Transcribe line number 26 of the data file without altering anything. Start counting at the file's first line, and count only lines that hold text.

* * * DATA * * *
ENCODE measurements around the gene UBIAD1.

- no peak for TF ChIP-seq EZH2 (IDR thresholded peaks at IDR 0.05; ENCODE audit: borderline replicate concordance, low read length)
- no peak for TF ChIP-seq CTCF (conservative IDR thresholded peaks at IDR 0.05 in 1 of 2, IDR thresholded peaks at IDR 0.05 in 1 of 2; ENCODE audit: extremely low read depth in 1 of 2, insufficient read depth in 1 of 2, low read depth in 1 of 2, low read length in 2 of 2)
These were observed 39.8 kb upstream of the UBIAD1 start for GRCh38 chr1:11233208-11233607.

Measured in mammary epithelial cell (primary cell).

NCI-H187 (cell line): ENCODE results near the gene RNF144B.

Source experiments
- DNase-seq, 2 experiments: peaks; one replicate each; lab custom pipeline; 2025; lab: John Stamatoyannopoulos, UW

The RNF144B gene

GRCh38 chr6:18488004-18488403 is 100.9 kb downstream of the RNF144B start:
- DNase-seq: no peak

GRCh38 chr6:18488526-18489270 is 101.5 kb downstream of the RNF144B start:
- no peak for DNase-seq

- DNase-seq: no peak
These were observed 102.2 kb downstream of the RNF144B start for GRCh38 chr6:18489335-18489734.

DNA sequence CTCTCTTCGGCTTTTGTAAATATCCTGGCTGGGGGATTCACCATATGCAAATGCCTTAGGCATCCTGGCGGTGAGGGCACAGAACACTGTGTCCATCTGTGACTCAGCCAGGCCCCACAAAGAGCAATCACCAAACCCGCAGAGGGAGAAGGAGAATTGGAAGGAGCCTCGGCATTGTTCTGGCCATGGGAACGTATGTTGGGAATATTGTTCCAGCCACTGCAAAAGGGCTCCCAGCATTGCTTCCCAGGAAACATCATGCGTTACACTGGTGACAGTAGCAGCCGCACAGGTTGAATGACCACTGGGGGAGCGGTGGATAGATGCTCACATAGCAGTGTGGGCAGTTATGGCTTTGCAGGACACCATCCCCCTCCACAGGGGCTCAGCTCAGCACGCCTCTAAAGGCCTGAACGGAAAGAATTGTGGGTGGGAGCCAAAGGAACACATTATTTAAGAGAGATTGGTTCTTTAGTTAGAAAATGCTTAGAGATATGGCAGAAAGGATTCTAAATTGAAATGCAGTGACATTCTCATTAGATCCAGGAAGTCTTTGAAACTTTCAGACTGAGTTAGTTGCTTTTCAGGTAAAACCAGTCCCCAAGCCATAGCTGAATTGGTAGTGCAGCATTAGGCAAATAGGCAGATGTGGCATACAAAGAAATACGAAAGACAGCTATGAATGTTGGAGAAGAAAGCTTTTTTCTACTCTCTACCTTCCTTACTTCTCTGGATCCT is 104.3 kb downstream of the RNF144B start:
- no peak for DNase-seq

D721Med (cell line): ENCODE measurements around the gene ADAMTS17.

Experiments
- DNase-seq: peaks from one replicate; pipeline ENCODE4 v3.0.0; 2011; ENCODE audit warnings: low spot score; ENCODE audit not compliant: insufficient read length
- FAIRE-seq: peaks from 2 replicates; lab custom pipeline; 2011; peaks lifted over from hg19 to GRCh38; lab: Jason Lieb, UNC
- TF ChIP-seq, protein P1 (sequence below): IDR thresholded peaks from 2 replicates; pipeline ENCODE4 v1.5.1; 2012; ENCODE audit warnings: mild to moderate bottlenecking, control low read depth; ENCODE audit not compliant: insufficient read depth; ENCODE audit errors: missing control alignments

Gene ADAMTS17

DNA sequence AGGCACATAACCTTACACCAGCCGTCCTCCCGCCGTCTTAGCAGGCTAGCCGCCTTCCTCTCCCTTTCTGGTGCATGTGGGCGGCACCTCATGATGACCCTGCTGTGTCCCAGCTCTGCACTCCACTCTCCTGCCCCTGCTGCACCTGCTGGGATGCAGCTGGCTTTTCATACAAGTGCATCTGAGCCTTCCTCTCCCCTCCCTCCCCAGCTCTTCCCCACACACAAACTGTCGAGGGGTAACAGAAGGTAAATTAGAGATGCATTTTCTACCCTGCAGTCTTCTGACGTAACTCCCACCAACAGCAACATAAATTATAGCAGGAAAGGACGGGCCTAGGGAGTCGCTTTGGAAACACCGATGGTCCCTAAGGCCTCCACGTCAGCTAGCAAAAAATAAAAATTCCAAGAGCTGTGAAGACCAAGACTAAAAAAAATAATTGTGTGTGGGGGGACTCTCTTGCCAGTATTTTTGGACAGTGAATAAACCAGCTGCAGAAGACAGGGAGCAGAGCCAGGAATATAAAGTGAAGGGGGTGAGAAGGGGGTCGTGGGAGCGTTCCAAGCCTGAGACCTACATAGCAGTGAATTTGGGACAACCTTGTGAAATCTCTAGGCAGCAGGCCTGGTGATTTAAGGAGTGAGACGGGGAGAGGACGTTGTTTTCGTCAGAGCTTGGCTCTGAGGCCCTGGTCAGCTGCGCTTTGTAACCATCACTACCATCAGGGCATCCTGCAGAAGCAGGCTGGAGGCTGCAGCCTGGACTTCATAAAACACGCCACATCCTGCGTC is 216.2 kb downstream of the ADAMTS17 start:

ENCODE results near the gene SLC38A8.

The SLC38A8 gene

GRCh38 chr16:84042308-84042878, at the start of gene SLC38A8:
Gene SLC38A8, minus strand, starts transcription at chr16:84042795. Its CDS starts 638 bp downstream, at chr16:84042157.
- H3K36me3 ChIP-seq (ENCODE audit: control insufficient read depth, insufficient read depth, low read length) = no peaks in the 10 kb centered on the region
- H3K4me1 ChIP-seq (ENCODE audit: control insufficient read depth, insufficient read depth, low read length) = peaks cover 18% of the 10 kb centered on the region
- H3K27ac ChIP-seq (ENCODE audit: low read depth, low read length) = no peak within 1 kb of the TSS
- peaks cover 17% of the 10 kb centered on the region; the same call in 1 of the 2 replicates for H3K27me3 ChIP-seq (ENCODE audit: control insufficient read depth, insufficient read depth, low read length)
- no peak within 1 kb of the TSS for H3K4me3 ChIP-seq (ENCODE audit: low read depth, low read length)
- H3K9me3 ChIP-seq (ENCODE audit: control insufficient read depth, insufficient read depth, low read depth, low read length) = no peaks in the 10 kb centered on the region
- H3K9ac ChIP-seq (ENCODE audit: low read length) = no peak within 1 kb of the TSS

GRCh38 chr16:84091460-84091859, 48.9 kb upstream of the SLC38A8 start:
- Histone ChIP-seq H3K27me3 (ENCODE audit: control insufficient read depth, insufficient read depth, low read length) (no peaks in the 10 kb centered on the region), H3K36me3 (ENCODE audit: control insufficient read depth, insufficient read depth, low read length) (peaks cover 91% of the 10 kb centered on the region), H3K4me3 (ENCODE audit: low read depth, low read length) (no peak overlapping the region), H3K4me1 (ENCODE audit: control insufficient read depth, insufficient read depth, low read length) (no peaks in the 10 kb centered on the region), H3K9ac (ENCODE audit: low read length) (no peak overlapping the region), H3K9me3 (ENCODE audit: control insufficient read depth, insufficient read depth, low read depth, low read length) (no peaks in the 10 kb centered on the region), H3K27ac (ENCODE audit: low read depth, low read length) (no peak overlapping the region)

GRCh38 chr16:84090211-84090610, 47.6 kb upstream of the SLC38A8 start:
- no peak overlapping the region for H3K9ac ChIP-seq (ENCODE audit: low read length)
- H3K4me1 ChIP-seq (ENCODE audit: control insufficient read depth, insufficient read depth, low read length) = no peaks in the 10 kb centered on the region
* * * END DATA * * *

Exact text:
The SLC38A8 gene